How He’s Beating Homelessness Without Government Help

By Kelsey Bolar Published on December 24, 2018

 

George Opudo used to drive for Uber. Picking up and dropping off customers at Union Station in Washington, just steps away from the U.S. Capitol, he’d look at homeless people and think: “That’d never be me.”

But in September 2017, Opudo lost his car, his job, and all of his worldly possessions. With no place to go and no food to eat, Opudo was homeless.

“I was so hungry, I didn’t know what to do,” Opudo told The Daily Signal.

Walking around Union Station, he asked a woman where he could find some food.

“She said, ‘Go down to the mission,’” Opudo recalled.

So he walked a few blocks down to Central Union Mission and asked, “Can I get something to eat, please? A sandwich?”

“Before they answered me … stuff started going on in my head. ‘OK, if I have to eat this sandwich, where am I going to go? I’m gonna be hungry again, [what] am I gonna do?’”

At that point, Opudo saw a flyer advertising Central Union Mission’s ministry program.

“I quickly turned around and asked the girl, ‘Hey, is there a way I can be in?’”

The Mission

Founded in 1884, Central Union Mission is the oldest private social service agency in Washington. In addition to providing nearly 3 million meals and 60,000 nights of shelter in 2017 alone, the mission offers a ministry program for men.

Besides meeting men’s physical and emotional needs (including food, shelter, clothing, and medical care), the mission offers workforce training and a strong spiritual foundation in the Christian faith.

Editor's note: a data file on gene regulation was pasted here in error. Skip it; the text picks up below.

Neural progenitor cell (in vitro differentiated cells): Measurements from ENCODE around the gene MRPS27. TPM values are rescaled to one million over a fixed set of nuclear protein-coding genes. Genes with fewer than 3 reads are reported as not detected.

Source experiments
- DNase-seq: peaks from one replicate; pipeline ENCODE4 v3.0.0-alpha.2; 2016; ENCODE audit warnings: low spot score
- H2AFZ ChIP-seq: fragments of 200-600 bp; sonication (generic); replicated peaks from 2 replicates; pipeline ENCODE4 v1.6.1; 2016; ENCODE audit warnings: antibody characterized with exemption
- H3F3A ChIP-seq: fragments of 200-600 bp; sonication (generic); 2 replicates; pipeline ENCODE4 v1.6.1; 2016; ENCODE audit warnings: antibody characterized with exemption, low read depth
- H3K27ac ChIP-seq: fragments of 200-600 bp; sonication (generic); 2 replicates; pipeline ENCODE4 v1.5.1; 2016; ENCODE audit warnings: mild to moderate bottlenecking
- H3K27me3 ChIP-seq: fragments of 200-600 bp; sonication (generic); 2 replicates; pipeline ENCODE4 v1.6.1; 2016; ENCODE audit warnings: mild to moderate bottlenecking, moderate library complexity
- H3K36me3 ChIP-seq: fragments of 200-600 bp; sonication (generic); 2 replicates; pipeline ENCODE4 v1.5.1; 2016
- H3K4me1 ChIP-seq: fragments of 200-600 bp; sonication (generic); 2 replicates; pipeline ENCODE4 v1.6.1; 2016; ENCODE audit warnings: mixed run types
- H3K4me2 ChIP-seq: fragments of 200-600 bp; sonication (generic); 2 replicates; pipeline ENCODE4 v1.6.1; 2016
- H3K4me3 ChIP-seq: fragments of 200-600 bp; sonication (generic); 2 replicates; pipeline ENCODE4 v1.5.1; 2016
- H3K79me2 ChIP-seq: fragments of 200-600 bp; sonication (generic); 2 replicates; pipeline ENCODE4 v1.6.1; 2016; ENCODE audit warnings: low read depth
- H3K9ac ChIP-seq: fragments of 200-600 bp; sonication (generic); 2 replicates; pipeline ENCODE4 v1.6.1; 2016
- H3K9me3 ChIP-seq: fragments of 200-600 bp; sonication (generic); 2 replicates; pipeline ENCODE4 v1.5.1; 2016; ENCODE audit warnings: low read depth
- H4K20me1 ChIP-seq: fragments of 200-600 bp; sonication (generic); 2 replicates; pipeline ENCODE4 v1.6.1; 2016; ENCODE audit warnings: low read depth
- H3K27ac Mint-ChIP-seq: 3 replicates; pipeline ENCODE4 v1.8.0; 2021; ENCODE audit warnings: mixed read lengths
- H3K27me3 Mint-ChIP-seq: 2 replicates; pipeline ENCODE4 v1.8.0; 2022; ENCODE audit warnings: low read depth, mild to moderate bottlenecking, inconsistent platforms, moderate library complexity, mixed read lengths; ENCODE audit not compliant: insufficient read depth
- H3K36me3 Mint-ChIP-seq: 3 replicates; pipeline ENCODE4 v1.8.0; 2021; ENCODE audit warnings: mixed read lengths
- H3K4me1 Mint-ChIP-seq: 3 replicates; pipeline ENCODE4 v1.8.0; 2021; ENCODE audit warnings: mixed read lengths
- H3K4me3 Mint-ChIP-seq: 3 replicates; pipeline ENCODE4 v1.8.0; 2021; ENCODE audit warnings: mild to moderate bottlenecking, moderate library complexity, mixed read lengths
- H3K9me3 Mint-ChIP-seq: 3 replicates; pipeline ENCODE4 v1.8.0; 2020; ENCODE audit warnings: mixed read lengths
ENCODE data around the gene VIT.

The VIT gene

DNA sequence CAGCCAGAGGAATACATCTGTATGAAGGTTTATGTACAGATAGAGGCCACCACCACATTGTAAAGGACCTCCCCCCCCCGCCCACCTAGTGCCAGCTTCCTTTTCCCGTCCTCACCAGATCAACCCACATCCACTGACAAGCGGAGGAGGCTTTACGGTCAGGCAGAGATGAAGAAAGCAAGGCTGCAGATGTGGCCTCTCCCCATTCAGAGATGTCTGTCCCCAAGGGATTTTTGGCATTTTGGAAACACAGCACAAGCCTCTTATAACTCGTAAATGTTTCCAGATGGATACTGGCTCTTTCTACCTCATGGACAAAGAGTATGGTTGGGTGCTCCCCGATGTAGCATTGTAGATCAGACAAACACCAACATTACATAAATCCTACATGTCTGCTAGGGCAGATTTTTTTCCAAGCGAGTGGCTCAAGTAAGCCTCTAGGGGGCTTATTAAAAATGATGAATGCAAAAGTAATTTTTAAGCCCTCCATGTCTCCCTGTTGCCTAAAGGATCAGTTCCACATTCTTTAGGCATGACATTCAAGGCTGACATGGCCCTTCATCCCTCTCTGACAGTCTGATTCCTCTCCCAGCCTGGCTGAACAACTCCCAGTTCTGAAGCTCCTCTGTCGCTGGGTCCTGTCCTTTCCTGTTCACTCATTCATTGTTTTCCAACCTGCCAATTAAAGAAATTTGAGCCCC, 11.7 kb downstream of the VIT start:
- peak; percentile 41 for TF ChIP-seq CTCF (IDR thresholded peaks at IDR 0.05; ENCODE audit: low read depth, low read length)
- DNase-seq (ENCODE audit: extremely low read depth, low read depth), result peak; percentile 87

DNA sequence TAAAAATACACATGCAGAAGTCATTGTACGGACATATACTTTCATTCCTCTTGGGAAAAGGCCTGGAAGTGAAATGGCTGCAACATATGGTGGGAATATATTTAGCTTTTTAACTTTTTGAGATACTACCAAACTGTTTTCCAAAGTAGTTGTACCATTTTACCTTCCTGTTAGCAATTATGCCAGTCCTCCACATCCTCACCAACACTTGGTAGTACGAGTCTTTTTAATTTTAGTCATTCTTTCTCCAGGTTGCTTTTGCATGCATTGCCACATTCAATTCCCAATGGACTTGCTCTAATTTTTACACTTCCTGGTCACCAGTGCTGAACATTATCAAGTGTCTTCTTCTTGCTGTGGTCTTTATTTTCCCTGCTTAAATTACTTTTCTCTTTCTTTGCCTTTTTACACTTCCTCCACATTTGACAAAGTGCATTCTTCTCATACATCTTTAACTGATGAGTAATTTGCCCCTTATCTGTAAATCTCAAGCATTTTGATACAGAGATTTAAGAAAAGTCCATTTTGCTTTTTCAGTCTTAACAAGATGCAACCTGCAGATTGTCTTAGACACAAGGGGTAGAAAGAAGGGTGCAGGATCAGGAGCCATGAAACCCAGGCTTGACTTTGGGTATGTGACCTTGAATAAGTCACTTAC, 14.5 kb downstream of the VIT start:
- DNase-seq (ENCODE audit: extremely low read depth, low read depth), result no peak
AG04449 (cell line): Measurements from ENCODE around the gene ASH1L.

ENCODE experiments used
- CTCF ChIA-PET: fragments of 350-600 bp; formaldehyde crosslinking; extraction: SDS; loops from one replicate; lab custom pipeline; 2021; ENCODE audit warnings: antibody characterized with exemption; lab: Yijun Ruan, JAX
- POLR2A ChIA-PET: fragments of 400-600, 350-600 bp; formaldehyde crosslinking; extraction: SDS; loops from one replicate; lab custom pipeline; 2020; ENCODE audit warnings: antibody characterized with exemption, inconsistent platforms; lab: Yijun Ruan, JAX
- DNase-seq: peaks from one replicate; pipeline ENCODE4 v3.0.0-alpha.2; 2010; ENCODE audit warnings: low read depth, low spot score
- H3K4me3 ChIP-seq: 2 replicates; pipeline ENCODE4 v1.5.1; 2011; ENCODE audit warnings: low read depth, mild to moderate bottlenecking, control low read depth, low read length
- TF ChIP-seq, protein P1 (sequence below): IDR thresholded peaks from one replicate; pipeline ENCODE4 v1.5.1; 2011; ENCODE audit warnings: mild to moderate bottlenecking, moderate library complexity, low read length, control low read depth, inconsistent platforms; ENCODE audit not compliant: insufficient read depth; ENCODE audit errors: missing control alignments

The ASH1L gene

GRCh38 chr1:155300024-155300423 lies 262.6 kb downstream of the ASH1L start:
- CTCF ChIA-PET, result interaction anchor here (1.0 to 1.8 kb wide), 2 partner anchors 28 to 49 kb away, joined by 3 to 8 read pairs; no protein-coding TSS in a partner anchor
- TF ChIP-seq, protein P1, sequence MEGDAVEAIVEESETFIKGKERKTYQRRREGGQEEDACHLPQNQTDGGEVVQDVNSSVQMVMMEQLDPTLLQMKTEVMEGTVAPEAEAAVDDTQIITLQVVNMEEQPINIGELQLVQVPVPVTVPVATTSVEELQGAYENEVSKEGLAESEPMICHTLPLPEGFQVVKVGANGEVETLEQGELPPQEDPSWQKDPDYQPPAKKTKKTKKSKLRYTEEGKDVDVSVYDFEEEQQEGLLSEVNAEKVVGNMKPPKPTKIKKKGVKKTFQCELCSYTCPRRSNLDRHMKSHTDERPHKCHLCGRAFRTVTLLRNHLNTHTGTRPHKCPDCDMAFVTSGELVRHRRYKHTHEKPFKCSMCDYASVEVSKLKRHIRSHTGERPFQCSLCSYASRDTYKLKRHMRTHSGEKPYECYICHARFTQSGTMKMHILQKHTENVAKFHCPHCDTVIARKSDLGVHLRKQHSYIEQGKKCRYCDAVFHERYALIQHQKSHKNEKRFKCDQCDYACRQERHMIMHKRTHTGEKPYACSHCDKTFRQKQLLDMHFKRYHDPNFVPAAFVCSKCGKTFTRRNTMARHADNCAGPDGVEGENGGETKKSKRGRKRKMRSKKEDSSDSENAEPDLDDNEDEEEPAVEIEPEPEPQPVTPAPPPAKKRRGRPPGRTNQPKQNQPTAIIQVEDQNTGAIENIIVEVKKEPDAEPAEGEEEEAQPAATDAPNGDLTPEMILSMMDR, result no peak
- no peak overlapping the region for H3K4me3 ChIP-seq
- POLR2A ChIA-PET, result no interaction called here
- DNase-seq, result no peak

“I thought about all the times that I’ve been trying to get closer to God,” Opudo said. “So I obliged. I said yes.”

Opudo came to the U.S. from Kenya on a spousal visa when he was 20. For over a decade, his life was stable.

Before driving for Uber, Opudo worked for 11 years at the grocery store chain Harris Teeter, doing a mix of accounting, cashier work, customer service, restocking, and scanning. Before that, he ran his own car and boat cleaning business.

Everything started falling apart, Opudo said, when his wife decided to leave him.

“She left,” he said. “She just left.”

“When she did,” he explained, “that put a toll on me emotionally.”

“It started driving me down a downward spiral [and] I wasn’t able to grab hold of things and come back up.”

At the time, Opudo said, he didn’t understand the extent of his emotional trauma, let alone where to go to get help. He then made friends with the wrong crowd, and started drinking and getting into drugs.

“All I was doing was getting the money, doing drugs, getting the money, doing drugs,” he recalled.

That lifestyle caused him to become homeless. His car was the last thing to go.

Homelessness in DC